Psychological and ethical issues related to identity and inferring ancestry of African Americans

Cynthia E. Winston, Rick A. Kittles

Research output: Chapter in Book/Report/Conference proceedingChapter

16 Scopus citations


Ancestry tells a people's story in narrative form and offers a sense of identity meaning. Disparate narratives, such as those of African American ancestry and genealogy, lead to an incomplete story and fragmented identity. Most African Americans know little about their African ancestry and are unable to identify with their ancestral homeland or specific indigenous African community. In fact, many African Americans learn and come to view their history as starting during slavery in the Americas. Arguably, the identity of enslaved Africans was largely determined by his or her master (Lovejoy, 1983; Ball, 1998; Curtin, 1990). As a result, over time there have been major implications that have evolved related to the social and psychological consciousness of descendants of enslaved Africans. This type of void or disconnect in ancestry is common among African Americans, but largely absent among other groups in America. For instance, white Americans have considerable latitude in choosing ethnic identities based on ancestry. Since many whites have known mixed ancestries, from Europe, they have the choice to select from multiple ancestries. For African Americans there is but one option in choosing ethnicity-black (Nagel, 1994).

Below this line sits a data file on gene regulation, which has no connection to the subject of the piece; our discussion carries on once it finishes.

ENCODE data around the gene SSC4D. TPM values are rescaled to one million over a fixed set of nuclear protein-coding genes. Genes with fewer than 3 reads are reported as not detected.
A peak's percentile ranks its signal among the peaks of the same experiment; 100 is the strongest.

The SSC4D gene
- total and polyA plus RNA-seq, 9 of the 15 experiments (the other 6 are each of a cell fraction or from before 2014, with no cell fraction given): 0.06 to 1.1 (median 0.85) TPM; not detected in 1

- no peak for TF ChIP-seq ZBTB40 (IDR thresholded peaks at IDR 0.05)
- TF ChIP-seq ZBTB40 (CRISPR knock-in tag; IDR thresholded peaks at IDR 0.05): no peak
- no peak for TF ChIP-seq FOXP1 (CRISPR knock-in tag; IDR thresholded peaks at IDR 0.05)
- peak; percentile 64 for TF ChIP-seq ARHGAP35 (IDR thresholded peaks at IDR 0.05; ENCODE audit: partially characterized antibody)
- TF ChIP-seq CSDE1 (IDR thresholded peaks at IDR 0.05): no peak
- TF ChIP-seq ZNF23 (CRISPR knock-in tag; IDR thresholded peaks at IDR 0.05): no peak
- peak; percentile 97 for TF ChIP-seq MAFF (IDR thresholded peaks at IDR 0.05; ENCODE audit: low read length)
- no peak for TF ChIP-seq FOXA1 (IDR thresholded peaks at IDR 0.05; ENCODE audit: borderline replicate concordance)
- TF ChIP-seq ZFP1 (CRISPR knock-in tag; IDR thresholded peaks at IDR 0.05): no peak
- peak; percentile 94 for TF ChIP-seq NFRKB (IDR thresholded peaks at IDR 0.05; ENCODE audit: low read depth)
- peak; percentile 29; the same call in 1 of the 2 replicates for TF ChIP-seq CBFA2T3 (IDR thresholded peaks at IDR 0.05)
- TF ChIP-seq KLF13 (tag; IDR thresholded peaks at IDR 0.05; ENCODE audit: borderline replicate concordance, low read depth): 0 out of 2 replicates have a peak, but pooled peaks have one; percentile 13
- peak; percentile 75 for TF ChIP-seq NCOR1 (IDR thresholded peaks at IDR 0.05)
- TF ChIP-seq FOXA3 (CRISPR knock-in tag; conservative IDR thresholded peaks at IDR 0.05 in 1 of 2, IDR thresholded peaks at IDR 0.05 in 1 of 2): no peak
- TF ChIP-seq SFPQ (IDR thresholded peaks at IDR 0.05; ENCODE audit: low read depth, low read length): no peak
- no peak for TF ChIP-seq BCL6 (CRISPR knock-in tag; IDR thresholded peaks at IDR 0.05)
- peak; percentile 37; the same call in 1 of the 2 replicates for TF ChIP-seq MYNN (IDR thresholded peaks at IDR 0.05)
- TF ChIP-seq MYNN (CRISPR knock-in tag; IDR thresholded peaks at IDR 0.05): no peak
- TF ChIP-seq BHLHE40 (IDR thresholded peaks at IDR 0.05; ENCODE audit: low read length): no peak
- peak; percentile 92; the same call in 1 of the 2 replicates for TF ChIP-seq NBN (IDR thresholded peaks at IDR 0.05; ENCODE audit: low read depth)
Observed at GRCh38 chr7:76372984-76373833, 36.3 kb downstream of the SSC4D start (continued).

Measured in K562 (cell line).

Original languageEnglish (US)
Title of host publicationBiological Anthropology and Ethics
Subtitle of host publicationFrom Repatriation to Genetic Identity
PublisherState University of New York Press
Number of pages21
ISBN (Print)0791462951, 9780791462959
StatePublished - 2005

ASJC Scopus subject areas

  • Social Sciences(all)
  • Arts and Humanities(all)


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